As a new Pennsylvania state legislator, I’ve spent the last few months since getting elected gaining insight into our government’s inner workings. It’s been an interesting journey thus far to be sure, including getting to know many people whose livelihoods are associated with state government: lobbyists, consultants, bureaucrats and executive branch officials. While most, if not all, of these individuals that I’ve met are hard-working, well-meaning and kind, the system around them is uninspiring, old, stodgy and frankly, in need of reform.
This week, however, I was inspired by business owners and economic development leaders in southwestern Pennsylvania. At a tour and hearing hosted by another new legislator, Rep. Carrie Lewis DelRosso, and the House Majority Policy Committee, these private sector folks spoke of the power of the private sector to drive the Commonwealth’s comeback while reviving communities.
One gentleman, Michael Malcanas, brought 14 businesses to New Kensington since 2012 by providing free rent that slowly ramps up to market price over the course of a couple of years. He’s provided low-income residents opportunities by building spaces and partnering with Penn State to offer the entrepreneurs classes and support. Excitement has rolled through the community as minority- and female-owned businesses gained momentum. His secret ingredient is trust in the hidden hand of capitalism, sometimes phrased in popular culture as “if you build it, they will come.”
Because of his vision and dedication, New Kensington is on its way to restoration to the decades-old memory of a bustling downtown. Malcanas is also breathing life into the Johnstown area, proving that the private sector is skilled at stimulating economic growth and making areas more attractive to live.
In fact, most of the time, the private sector simply needs the government to get out of its way. During our march back toward recovery, as policymakers and private citizens, let’s not forget that essential American idea.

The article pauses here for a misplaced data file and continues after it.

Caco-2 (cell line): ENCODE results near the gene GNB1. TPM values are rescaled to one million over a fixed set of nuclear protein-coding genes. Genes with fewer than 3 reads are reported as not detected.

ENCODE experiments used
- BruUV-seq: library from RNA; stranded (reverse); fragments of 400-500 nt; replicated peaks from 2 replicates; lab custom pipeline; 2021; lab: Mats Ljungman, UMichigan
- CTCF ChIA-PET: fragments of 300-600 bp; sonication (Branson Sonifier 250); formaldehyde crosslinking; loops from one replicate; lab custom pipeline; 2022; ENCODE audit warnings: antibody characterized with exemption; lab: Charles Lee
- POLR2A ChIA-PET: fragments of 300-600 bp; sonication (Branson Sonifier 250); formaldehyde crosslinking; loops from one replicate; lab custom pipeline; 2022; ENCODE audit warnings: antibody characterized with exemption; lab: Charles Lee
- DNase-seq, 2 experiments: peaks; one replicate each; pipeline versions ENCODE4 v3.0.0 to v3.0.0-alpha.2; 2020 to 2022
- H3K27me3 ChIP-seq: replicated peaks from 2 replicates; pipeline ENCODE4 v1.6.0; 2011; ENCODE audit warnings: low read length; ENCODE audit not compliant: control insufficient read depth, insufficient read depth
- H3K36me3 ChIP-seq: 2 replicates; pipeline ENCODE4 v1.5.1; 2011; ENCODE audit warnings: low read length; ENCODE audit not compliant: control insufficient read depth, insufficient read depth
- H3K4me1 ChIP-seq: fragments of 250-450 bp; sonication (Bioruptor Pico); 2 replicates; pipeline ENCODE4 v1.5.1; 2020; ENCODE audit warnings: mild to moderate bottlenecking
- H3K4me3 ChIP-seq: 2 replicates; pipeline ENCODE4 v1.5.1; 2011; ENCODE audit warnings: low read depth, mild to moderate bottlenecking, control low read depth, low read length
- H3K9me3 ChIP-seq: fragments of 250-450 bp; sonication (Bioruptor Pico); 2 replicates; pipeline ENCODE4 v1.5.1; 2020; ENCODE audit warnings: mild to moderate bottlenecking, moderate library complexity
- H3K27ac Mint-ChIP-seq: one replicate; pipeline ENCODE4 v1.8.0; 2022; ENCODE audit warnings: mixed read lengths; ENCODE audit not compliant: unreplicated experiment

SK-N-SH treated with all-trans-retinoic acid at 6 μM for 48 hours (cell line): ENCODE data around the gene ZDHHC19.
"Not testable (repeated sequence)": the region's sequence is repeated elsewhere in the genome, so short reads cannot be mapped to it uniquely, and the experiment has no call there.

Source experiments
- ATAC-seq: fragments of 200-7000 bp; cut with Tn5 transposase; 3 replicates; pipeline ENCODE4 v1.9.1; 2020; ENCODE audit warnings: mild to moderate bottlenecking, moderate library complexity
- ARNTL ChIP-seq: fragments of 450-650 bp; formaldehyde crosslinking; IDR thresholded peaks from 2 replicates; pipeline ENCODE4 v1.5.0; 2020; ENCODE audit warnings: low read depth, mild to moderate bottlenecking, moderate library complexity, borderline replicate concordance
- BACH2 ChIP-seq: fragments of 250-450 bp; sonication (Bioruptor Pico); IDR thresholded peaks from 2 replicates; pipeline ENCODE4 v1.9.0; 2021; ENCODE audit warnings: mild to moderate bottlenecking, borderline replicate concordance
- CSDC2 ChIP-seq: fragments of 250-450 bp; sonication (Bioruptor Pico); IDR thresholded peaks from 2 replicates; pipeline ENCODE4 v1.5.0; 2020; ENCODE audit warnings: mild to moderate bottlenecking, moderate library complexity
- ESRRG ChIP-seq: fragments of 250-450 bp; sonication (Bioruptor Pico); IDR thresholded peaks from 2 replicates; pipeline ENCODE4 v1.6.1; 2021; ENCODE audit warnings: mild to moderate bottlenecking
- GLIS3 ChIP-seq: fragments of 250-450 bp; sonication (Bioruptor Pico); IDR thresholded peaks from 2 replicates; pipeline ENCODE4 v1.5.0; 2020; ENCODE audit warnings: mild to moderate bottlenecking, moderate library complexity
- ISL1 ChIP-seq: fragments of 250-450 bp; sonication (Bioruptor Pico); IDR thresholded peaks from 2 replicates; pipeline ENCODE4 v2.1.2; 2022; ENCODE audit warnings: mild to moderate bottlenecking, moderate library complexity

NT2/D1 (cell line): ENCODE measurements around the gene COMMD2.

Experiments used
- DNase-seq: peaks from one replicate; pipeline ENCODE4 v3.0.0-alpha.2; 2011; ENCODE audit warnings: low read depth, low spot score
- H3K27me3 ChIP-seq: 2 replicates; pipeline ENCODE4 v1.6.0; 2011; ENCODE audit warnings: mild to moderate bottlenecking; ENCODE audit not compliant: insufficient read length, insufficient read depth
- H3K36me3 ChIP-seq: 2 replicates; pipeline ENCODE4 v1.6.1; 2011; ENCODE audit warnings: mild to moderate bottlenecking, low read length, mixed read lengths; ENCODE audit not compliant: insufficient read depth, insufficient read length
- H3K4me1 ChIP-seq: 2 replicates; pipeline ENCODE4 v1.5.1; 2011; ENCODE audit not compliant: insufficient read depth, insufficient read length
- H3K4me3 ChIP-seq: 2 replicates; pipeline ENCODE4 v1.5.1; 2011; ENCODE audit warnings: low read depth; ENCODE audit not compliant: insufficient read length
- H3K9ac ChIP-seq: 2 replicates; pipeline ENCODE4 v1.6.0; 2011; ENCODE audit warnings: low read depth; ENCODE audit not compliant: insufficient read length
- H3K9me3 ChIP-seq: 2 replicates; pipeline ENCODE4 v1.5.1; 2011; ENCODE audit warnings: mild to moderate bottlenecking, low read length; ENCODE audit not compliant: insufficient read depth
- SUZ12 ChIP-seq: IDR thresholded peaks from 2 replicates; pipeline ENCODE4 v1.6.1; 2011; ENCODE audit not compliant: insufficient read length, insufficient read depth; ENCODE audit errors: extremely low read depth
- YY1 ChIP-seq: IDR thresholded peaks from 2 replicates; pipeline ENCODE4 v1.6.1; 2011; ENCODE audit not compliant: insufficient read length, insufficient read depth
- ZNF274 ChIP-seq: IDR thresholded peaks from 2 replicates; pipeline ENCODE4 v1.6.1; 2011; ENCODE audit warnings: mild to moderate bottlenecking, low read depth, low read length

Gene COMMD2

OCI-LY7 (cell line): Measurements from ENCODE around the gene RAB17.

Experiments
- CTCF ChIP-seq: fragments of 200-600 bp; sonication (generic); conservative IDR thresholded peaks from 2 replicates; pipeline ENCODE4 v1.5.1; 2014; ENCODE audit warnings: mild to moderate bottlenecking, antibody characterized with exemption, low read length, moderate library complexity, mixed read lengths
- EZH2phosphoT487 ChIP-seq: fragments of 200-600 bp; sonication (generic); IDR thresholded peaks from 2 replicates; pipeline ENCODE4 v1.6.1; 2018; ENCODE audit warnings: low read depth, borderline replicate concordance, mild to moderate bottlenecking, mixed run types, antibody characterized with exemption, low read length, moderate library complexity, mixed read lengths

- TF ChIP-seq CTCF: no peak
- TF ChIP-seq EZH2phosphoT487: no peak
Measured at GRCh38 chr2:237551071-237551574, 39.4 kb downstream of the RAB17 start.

To support the private sector driving the economy to success, government needs to streamline regulations and lessen or, ideally, eliminate restrictions – particularly those limiting business operations that Gov. Tom Wolf enacted because of the pandemic. Businesses have shown that they can operate safely, in accordance with Centers for Disease Control and Prevention guidelines. They shouldn’t be forced to struggle with limited capacities forever, especially as case counts decrease.
And yet, that’s what is still happening because of the governor’s restrictions. President and Co-Owner of the Oakmont Tavern David Vivino described the avoidable challenges he faced in the past year. Specifically, the timing of the governor’s shutdown orders created more financial loss than necessary because they were issued late in the day on Fridays or just days before the busy Thanksgiving and Christmas seasons, well after restaurants have to place their food and beverage orders for the weekend. Gov. Wolf’s lack of planning and understanding of the industry caused thousands of dollars of loss, worsening the impact of Vivino’s 50% loss of annual sales. This was all while he spent thousands on materials, such as Plexiglass dividers, to keep his customers safe – even as costs were rising. He was unable to get certain products, and the products he can get are extremely expensive. Prices for beef, produce and poultry went up almost 50%. Costs for chemicals to clean rose by more than 100%.
Undoubtedly, there were legitimate safety concerns that need to be addressed. However, the way restrictions were implemented exacerbated an already very challenging situation.
And yet, in spite of the tough times businesses faced in the last year, testifiers expressed hope for the future, and I feel it too. We are ready for a true comeback in Pennsylvania, led by the private sector – not by government stimulus.
Jon Nehlsen, associate dean at Carnegie Mellon’s Heinz College, said that government doesn’t need to fix everything. He said the private sector can invest with their own capital and with their own hard work if government focuses on providing tools and removing barriers. He explained that Pennsylvanians don’t want an old four cylinder. They want the brand new HEMI that will drive our economy forward for decades to come.
The indomitable American spirit is alive and well in so many people across the Commonwealth and our country. Now we just need to awaken it within our government.
Rep. Rob Mercuri
28th Legislative District
Pennsylvania House of Representatives
Media Contact: Alison Evans